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European Parliament's ACTA Negotiator Resigns In Protest

by Ulrika Lomas,, Brussels

01 February 2012

Kader Arif, a member of the Socialist and Democrat alliance within the European Parliament (EP), who was also its rapporteur for the Anti-Counterfeiting Trade Agreement (ACTA), has resigned his role and condemned the process which led to its conclusion.

Formal ACTA negotiations started in June 2008, with the final round of negotiations being held in Japan in October 2010. The ACTA was opened for signature in May last year, and at the end of September, at a ceremony, Australia, Canada, the European Union (EU) and its member states, Japan, South Korea, Mexico, Morocco, New Zealand, Singapore, Switzerland and the United States reaffirmed their commitment to it, with eight of those countries, not including the EU, immediately signing it.

When it enters into force with all participants, the ACTA will formalize the legal foundation for a first-of-its-kind alliance of trading partners, representing more than half of world trade.

The hope had been expressed that it will represent a significant achievement in the fight against the infringement of intellectual property rights (IPR), in particular the proliferation of counterfeiting and piracy on a global scale, providing a mechanism for the parties to work together in a more collaborative manner to achieve the common goal of effective IPR enforcement.

It includes provisions on civil, criminal, border and digital environment enforcement measures, robust cooperation mechanisms among the ACTA parties to assist in their enforcement efforts, and the establishment of best practices for effective IPR enforcement.

With respect to the legal framework, the ACTA would establish a strengthened standard that builds on the minimum standards of the World Trade Organization Agreement on Trade-Related Aspects of Intellectual Property Rights (TRIPS). It is said that this marks a considerable improvement in international trade norms for effectively combating the current global proliferation of commercial-scale counterfeiting and piracy.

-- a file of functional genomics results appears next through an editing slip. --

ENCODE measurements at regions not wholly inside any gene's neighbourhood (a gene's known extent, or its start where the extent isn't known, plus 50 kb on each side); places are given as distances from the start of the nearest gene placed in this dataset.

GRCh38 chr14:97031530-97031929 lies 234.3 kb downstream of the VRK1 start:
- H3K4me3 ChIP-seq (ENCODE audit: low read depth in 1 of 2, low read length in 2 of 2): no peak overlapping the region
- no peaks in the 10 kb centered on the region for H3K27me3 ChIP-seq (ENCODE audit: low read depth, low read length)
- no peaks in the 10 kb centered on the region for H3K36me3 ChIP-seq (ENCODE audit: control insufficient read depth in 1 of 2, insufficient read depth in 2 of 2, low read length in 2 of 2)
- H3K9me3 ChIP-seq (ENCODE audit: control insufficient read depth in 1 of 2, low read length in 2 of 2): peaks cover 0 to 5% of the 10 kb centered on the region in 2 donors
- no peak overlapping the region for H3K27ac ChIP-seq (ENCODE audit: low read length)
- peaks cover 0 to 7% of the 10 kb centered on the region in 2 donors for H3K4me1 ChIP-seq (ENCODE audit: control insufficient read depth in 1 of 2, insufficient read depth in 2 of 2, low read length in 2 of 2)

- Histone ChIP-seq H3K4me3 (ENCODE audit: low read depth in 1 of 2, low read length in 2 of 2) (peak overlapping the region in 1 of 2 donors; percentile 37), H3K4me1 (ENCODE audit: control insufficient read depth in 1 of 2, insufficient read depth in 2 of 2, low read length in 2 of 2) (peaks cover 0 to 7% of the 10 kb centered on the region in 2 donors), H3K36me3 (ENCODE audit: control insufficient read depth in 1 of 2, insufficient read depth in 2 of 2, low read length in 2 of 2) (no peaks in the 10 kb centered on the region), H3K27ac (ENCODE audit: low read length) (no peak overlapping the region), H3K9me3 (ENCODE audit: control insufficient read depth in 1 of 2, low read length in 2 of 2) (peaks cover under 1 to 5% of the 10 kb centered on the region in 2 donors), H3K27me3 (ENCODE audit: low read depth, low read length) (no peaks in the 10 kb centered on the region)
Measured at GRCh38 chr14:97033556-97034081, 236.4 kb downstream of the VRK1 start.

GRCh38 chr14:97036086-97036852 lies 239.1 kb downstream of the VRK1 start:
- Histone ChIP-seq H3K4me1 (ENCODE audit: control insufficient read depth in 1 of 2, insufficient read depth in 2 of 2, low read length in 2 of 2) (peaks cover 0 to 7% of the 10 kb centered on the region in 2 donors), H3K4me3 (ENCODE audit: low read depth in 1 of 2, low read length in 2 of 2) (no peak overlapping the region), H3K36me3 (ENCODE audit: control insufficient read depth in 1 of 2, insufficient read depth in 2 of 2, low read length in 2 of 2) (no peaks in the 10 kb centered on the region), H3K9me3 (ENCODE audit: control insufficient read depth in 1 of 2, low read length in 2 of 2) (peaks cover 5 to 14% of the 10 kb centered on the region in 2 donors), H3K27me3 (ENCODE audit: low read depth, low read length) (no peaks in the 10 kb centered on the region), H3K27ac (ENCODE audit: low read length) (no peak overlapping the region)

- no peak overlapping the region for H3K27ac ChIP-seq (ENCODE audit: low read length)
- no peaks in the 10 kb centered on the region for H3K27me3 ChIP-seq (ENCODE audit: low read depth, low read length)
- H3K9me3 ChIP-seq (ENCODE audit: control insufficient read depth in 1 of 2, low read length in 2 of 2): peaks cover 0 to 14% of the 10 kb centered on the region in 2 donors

However, during its negotiation, concern was expressed on the secrecy surrounding its terms, leading the EP, and other parties, to regret the lack of transparency, amidst concern as to the ACTA’s possible effect, particularly on internet and digital rights.

In fact, in November 2010, the EP, while passing a resolution welcoming the terms of the ACTA as a step in the right direction, called on the European Commission (EC) to confirm that it will have no impact on either basic freedoms or existing EU legislation. It called on the EC "to confirm that the ACTA’s implementation will have no impact on fundamental rights and data protection, on the on-going EU efforts to harmonize IPR enforcement measures, or on e-commerce."

Nevertheless, it has now been disclosed that the EC, on behalf of the EU, signed the ACTA on January 26, although no press release was issued and the agreement still requires the approval of the EP, which has the power to veto international agreements concluded by the EU.

In fact, in the announcement of his resignation, Arif condemned “the whole process which led to the signature of this agreement: no consultation of the civil society, lack of transparency since the beginning of negotiations, repeated delays in the signature of the text without any explanation given, and rejection of the EP's recommendations as given in several of its resolutions.”

“As (EP) rapporteur on this text,” he continued, “I have also experienced never-before-seen manoeuvers to impose a rushed calendar before public opinion could be alerted, thus depriving the EP of its right to expression and of the tools at its disposal to convey citizens' legitimate demands.”

He added that “everyone knows” that there are problems with the ACTA, for example in the responsibility it could put on internet providers, and that he wanted “to send a strong signal and alert the public opinion about this unacceptable situation. I will not take part in this masquerade.”

TAGS: TRIPS | European Commission | commerce | law | intellectual property | copyright | enforcement | agreements | internet | e-commerce | legislation | standards | trade | European Union (EU) | Europe

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